We’ve been working on a benchmark called HPL also known as High Performance LINPACK on our cluster. Our cluster is made of 6 nodes.
The specs are: 6 x86 nodes each with an Intel(R) Xeon (R) CPU 5140 @ 2.33 GHz, 4 cores, and no accelerators. Our OS is
CentOS 7. At first, we had difficulty improving HPL performance across nodes. For some reason, we would get the same performance with 1 node compared to 6 nodes. Here’s what we did to improve performance across nodes, but before we get into performance, let’s answer the big questions about HPL. For more information, visit the HPL FAQs.
What is HPL?
HPL measures the floating point execution rate for solving a system of linear equations. HPL is measured in FLOPs, which are floating point operations per second. The dependencies include
Theoretical peak performance
When you run HPL, you will get a result with the number of FLOPs HPL took to complete. With benchmarks like HPL, there is something called the theoretical peak FLOPs/s, which is denoted by:
Number of cores * Average frequency * Operations per cycle
You will come below the theoretical peak FLOPs/second, but the theoretical peak is a good number to compare your HPL results. First, we’ll look at the number of cores we have.
processor : 7
vendor_id : GenuineIntel
cpu family : 6
model : 94
model name : Intel(R) Core(TM) i7-6700HQ CPU @ 2.60GHz
stepping : 3
cpu MHz : 2592.000
cache size : 256 KB
physical id : 0
siblings : 8
core id : 3
cpu cores : 4
apicid : 7
initial apicid : 7
fpu : yes
fpu_exception : yes
cpuid level : 22
wp : yes
flags : fpu vme de pse tsc msr pae mce cx8 apic sep mtrr pge mca cmov pat pse36 clflush dts acpi mmx fxsr sse sse2 ss ht tm pbe pni dtes64 monitor ds_cpl vmx est tm2 ssse3 fma cx16 xtpr pdcm sse4_1 sse4_2 x2apic movbe popcnt aes xsave osxsave avx f16c rdrand lahf_lm ida arat epb xsaveopt pln pts dtherm fsgsbase tsc_adjust bmi1 hle avx2 smep bmi2 erms invpcid rtm mpx rdseed adx smap clflushopt
clflush size : 64
cache_alignment : 64
address sizes : 39 bits physical, 48 bits virtual
At the bottom of the
cpuinfo of my laptop, I see
processor: 7, which means that we have 8 cores. Processor core numbers start with 0. From the model name, I see that I have a
Intel(R) Core(TM) i7-6700HQ CPU @ 2.60GHz, which means the average frequency is 2.60GHz. For the operations per cycle, we need to dig deeper and search additional information about the architecture. Doing a Google search on Intel(R) Core(TM) i7-6700HQ CPU @ 2.60GHz, we find that the max frequency considering turbo is 3.5 GHz. After a little snooping on the page, I noticed a link stating
Products formerly Skylake. Skylake is a name of a microarchitecture. There’s a Stackoverflow question listing the operations per cycle for a number of recent processor microarchitectures. On the link, we see:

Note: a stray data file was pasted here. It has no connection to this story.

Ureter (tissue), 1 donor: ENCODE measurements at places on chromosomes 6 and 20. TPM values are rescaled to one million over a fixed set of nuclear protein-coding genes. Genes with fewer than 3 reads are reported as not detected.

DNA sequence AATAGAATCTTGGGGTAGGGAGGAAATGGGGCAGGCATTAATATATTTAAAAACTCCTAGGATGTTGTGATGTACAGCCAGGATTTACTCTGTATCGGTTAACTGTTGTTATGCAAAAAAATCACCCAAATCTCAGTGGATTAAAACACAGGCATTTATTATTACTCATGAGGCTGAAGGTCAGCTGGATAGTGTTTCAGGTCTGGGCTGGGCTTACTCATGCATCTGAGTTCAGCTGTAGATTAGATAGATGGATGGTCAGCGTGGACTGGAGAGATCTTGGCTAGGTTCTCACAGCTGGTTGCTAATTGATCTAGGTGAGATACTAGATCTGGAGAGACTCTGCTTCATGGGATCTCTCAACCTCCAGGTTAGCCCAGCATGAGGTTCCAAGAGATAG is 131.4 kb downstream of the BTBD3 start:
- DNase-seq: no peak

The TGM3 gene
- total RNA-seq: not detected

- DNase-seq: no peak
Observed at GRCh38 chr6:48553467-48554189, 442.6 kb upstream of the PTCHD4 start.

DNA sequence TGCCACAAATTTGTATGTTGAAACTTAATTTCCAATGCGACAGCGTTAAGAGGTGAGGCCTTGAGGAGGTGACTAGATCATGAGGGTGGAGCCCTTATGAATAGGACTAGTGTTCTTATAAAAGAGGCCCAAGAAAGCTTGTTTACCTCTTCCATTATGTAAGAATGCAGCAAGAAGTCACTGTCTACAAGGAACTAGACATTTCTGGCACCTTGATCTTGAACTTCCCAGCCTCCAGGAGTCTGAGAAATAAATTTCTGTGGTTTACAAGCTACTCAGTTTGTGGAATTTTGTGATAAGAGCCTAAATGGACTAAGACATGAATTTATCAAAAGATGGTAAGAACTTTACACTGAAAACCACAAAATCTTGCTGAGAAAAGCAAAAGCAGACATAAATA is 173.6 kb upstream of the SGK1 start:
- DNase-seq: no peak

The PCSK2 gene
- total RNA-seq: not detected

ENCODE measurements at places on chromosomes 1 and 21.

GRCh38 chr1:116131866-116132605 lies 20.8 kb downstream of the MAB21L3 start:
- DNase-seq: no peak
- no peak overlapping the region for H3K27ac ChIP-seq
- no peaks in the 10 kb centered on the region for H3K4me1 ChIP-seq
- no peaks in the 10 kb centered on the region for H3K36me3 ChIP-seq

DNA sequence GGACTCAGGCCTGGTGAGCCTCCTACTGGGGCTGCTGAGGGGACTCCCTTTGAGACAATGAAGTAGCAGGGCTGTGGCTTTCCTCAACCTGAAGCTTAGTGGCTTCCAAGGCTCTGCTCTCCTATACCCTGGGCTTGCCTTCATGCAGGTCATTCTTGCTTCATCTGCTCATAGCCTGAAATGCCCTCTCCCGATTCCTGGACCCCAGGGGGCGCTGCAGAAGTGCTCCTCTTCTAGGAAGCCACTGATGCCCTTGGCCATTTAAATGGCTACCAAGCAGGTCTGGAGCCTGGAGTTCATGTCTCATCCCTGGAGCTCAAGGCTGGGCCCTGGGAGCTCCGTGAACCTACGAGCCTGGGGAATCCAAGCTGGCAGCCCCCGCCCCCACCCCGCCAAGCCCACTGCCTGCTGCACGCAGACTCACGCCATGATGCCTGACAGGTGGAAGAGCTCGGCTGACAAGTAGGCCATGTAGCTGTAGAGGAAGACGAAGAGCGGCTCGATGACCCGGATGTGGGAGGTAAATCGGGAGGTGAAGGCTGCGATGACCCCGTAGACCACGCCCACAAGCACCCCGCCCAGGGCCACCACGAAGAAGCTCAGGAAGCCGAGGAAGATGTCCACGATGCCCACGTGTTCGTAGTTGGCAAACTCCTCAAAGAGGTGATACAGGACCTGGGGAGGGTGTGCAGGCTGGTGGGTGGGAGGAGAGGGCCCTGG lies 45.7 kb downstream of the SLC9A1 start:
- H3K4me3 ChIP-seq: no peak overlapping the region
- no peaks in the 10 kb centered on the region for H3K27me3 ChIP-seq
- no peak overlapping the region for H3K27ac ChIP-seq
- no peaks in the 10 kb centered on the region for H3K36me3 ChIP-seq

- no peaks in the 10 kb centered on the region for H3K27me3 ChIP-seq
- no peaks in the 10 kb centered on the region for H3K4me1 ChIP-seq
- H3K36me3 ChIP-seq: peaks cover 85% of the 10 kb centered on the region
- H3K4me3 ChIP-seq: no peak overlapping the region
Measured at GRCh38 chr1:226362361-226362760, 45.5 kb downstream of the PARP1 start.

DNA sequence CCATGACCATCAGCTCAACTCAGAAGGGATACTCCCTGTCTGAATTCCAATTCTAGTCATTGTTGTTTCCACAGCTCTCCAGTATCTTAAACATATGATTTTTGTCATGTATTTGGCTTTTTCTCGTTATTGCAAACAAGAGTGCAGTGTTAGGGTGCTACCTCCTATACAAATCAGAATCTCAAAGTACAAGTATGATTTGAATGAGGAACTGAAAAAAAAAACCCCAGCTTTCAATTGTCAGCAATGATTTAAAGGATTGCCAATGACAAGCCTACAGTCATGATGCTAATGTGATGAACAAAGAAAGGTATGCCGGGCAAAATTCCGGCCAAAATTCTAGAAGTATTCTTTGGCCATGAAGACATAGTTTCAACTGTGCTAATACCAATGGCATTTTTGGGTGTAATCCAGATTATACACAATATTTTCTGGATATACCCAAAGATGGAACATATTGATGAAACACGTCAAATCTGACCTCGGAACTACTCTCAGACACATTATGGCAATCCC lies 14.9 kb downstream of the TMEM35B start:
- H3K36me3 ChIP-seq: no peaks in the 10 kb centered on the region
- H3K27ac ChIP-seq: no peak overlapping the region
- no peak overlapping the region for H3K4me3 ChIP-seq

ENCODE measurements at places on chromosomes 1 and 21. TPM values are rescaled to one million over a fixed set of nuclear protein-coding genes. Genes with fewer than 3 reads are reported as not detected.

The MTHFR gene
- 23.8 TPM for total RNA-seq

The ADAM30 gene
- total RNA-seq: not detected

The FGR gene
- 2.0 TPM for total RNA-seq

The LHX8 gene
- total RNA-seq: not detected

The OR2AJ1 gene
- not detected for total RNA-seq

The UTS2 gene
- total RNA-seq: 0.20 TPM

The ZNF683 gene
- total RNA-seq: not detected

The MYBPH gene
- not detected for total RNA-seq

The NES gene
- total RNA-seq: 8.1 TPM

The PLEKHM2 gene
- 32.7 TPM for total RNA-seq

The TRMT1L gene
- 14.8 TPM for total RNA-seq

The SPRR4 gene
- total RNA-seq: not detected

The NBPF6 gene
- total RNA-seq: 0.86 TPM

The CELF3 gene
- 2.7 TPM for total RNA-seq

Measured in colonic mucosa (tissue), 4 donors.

- 16 DP FLOPs/cycle: two 4-wide FMA (fused multiply-add) instructions
- 32 SP FLOPs/cycle: two 8-wide FMA (fused multiply-add) instructions
DP stands for double-precision, and SP stands for single-precision. Considering the CPU running of HPL, we would have a theoretical peak performance:
8 cores * 3.50 GHz * 16 FLOPs/cycle = 448 GFLOPS
You will have to do the same calculations for your GPU if you plan on running HPL with your GPU.
Why are your performance results below the theoretical peak?
The performance results depend on the algorithm, size of the problem, implementation, human optimizations to the program, compiler’s optimizations, age of the compiler, the OS, interconnect, memory, architecture, and the hardware. Basically, things aren’t perfect when running HPL, so you won’t hit the theoretical peak, but the theoretical peak is a good number to base your results on. At least 50% of your cluster’s theoretical peak performance with HPL would be an excellent goal.
Improving HPL Performance across Nodes
Very helpful notes on tuning HPL are available here. The
HPL.dat file resides inside
hpl/bin/xhpl. The file contains information on the problem size, machine configuration, and algorithm. In
HPL.dat, you can change:
N – size of the problem. The problem size is the largest problem size fitting in memory. You should fill up around 80% of total RAM as recommended by the HPL docs. If the problem size is too large, the performance will drop. Think about how much RAM you have. For instance, let’s say that I had 4 nodes with 256 MB of RAM each. In total, I have 1 GB of RAM. On our cluster, our peak performance for N is at 64000.
P – number of processes. One caveat is that P is less than Q.
Q – number of nodes. (P * Q is the total number of processes you can run on your cluster).
NBs – subset of N to distribute across nodes. NB is the block size, which is used for data distribution and data reuse. Small block sizes will limit the performance because there is less data reuse in the highest level of memory and more messaging. When block sizes are too big, we can waste space and extra computation for the larger sizes. HPL docs recommend 32 – 256. We used 256.
Our example run: N = 64000
We used an N that was a multiple of 256 because we noticed huge performance drop when NBs < 256.
P = 4, which is the max number of cores we have on each node.
Q = 5, which is the number of nodes we use. We chose 5 because our 6th node didn’t have Intel libraries at the time.
NBs = 256.
After editing the
HPL.dat and saving the file, you can test using MPI with HPL. Our
/nfs/hosts2 file contains 5 IP addresses. To run HPL with mpirun:
mpirun -n 20 -f /nfs/hosts2 ./xhpl
You should get improved FLOP performance compared to running HPL on a single node.